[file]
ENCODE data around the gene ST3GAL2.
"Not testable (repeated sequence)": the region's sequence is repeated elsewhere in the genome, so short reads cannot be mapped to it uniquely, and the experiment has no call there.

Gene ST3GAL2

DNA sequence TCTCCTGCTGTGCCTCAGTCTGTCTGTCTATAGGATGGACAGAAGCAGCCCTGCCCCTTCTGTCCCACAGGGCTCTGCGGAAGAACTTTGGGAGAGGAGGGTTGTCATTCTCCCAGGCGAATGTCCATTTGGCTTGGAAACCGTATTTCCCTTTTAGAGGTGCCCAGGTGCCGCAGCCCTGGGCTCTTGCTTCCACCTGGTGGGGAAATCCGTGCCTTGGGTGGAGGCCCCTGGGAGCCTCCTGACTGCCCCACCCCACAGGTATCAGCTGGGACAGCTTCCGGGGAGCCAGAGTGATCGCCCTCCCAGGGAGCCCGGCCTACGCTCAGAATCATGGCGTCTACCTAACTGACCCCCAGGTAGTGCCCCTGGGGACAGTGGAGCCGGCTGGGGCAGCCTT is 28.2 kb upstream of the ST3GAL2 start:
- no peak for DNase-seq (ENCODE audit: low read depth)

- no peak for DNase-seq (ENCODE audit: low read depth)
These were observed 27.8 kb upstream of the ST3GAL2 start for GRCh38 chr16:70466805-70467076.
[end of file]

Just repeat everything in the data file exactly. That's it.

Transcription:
ENCODE data around the gene ST3GAL2.
"Not testable (repeated sequence)": the region's sequence is repeated elsewhere in the genome, so short reads cannot be mapped to it uniquely, and the experiment has no call there.

Gene ST3GAL2

DNA sequence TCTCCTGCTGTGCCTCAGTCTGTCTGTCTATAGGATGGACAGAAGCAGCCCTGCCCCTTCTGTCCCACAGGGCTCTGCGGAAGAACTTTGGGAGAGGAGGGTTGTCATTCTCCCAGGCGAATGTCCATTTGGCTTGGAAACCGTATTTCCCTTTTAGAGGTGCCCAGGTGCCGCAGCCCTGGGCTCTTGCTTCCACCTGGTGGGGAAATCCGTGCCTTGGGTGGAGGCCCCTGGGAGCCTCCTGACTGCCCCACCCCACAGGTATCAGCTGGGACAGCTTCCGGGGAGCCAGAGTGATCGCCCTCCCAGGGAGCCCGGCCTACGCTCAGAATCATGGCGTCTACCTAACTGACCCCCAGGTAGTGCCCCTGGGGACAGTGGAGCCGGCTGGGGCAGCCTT is 28.2 kb upstream of the ST3GAL2 start:
- no peak for DNase-seq (ENCODE audit: low read depth)

- no peak for DNase-seq (ENCODE audit: low read depth)
These were observed 27.8 kb upstream of the ST3GAL2 start for GRCh38 chr16:70466805-70467076.